A genetic treatment that delivers a virus to a gene in the brain could be used treat early-stage Alzheimer's disease, says research published in the journal Proceedings of the National Academy of Sciences.

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In Alzheimer's, amyloid plaques build up in the brain.

Alzheimer's disease is the most common kind of dementia. It affects over 40 million people worldwide, bringing memory loss, confusion, and personality or mood changes. There is currently no cure.

In 2013, the Centers for Disease Control and Prevention (CDC) estimated that up to 5 million people were living with Alzheimer's in the United States. In 2014, 93,541 deaths were attributed to the disease, making it the sixth main cause of death in the U.S.

Scientists from Imperial College London in the United Kingdom have now used a modified virus to deliver a gene, known as PGC1-alpha, to the brain cells of mice. They found that it reduced the development of Alzheimer's.

The virus is called a lentivirus vector, and it is commonly used in gene therapy.

On the basis of previous lab research, the team predicted that it might stop a protein called amyloid-beta peptide from forming in cells.

Amyloid plaques are sticky clumps of protein that occur in the brains of people with Alzheimer's disease. They are believed to be responsible for the death of brain cells. Amyloid-beta peptide is the main component of these plaques.

Prof. Nicholas Mazarakis, co-author of the study, explains how scientists can turn the way the lentivirus infects cells to their advantage; it involves producing a modified version of the virus and using it to deliver genes into specific cells.

Scientists are already using the technique to research treatments for arthritis, cancer, and other conditions. In clinical trials, the current team has used it successfully to deliver genes into the brains of people with Parkinson's disease.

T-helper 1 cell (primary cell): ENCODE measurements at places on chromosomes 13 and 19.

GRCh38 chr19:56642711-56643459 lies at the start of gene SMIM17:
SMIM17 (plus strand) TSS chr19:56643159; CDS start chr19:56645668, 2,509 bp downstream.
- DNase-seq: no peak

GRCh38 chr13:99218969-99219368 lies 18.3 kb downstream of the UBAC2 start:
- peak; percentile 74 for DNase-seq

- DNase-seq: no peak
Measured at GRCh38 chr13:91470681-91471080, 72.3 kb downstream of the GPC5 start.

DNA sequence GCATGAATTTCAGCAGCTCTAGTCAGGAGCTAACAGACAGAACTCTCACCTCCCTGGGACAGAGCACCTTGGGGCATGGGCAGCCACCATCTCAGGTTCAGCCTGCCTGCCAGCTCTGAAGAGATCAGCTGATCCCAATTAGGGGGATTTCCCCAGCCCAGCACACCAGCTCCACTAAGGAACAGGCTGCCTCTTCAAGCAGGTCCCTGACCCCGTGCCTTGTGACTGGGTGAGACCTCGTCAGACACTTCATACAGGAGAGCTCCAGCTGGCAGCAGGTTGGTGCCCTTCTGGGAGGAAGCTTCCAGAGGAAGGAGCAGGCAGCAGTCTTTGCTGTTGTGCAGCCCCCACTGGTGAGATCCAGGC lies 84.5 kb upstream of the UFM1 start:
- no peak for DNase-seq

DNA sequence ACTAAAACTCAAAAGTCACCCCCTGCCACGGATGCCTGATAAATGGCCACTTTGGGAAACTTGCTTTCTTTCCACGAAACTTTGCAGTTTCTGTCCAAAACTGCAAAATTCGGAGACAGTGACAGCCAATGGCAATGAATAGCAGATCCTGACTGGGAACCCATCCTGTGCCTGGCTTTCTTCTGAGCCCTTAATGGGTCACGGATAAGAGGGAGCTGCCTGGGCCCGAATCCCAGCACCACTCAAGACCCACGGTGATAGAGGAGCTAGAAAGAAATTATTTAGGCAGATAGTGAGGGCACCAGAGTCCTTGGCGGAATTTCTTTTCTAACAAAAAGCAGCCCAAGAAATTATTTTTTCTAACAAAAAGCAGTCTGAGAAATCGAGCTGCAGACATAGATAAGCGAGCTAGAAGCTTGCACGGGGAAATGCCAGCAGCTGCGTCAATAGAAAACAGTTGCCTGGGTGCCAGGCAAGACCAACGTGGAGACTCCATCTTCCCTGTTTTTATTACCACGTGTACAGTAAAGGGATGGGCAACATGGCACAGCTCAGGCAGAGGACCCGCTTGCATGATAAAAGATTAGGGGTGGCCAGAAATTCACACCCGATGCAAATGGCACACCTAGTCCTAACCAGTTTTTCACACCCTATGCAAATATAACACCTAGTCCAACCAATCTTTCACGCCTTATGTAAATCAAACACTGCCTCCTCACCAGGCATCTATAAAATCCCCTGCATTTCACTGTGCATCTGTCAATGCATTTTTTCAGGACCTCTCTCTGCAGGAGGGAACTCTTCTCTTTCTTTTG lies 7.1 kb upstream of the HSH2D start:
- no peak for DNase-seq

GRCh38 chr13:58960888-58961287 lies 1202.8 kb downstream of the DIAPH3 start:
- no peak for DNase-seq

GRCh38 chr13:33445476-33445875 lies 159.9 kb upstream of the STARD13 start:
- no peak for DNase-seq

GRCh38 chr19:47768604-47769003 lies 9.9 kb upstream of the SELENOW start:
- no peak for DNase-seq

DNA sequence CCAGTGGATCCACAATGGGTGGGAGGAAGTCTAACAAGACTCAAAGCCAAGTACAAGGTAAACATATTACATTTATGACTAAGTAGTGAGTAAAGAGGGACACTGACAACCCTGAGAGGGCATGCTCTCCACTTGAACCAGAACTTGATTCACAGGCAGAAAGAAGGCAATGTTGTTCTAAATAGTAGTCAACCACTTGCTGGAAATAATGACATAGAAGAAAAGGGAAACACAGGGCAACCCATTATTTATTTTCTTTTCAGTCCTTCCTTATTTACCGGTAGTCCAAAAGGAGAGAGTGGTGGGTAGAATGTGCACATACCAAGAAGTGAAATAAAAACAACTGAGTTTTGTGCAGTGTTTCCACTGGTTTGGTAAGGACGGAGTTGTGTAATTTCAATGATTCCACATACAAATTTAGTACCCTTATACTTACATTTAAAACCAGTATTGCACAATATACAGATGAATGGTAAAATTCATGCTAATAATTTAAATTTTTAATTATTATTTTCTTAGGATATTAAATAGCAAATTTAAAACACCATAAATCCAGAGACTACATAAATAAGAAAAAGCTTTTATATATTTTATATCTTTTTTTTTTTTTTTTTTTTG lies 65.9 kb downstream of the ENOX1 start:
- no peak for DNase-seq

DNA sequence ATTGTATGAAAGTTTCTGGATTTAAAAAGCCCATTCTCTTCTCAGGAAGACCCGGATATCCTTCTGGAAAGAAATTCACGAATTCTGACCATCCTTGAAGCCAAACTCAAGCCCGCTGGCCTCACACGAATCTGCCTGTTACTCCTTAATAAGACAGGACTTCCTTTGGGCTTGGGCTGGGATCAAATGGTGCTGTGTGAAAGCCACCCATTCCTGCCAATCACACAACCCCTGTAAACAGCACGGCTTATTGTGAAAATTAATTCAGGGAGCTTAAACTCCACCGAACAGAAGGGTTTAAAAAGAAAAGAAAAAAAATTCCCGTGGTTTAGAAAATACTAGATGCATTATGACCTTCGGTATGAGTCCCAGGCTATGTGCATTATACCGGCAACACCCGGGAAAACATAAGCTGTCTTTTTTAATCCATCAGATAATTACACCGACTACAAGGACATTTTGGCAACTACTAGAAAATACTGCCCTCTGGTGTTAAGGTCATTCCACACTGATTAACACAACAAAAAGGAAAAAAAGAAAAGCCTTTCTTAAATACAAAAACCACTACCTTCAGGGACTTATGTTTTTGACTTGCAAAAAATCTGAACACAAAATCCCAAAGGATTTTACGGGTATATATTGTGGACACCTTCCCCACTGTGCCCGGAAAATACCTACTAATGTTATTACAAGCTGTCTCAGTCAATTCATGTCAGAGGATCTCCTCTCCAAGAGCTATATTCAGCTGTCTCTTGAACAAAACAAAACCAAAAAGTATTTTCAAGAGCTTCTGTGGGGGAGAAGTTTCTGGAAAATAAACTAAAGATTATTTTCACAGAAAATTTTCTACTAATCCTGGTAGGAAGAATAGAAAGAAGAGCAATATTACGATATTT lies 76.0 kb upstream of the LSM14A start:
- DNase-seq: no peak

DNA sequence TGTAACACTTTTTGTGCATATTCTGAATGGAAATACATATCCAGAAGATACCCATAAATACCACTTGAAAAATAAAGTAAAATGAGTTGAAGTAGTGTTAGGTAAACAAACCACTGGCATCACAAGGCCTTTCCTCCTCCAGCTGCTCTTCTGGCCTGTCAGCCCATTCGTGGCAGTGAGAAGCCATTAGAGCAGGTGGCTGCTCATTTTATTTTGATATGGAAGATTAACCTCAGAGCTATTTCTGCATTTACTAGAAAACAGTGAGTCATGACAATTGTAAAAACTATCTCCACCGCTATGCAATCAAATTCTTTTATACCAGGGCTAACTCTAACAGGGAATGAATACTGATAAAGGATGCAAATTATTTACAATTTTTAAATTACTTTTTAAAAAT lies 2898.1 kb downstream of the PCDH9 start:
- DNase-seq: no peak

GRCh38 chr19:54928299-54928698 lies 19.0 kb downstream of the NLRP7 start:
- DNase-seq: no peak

The cortex and the hippocampus

In this latest study, the researchers injected the virus into two areas of the brains of mice: the cortex and the nearby hippocampus.

Alzheimer's is believed to start in the cortex, and then gradually spread to the hippocampus. The first damage may occur 10-20 years before the disease becomes outwardly visible.

The cortex is associated with long-term memory, reasoning, thinking, and mood. Damage may result in depression and difficulty figuring out how to do familiar tasks.

The hippocampus is instrumental in learning, in converting short-term memories into long-term memories, and in orientation. Damage to the hippocampus can cause a person to forget recent events, such as what they did this morning. It is also the reason why people with Alzheimer's get lost on familiar routes - for example, being unable to find the way home.

Slower development of amyloid plaques

The mice that received the treatment had early-stage Alzheimer's. They had not yet developed amyloid plaques. They were injected with the adapted virus containing the PGC1-alpha gene.

Four months after the injections, tests showed that the mice that had received the gene had very few amyloid plaques, a better memory, and no loss of brain cells in the hippocampus. Those that had not been treated had multiple plaques in their brain.

To test for memory, the team replaced a familiar object in the mouse cages with a new item. Those with a healthy memory explored the new object for longer. The treated mice performed as well as healthy mice.

The treated mice also had a lower number of glial cells. In Alzheimer's disease, glial cells are thought to cause additional cell damage by releasing toxic inflammatory substances.

"Although these findings are very early, they suggest this gene therapy may have potential therapeutic use for patients. There are many hurdles to overcome, and at the moment the only way to deliver the gene is via an injection directly into the brain. However, this proof-of-concept study shows this approach warrants further investigation."

Senior author Dr. Magdalena Sastre

The authors hope that the findings could open a new pathway to future therapies, either to prevent the disease or to stop it in the early stages. They hope to start looking at how to apply the treatment in humans, although they point out that it will be years before it can be used in a clinical setting.

They believe this treatment would be best used in the early stages of Alzheimer's, when symptoms first appear.

Dr. David Reynolds, chief scientific officer at Alzheimer's Research UK, calls the results "a promising step on the road towards developing treatments for this devastating condition."

PGC1-alpha plays a role in the regulation of sugar and fat metabolism in the body. Other studies have suggested that physical exercise and resveratrol - a compound that features in red wine - may increase levels of PGC1-alpha.

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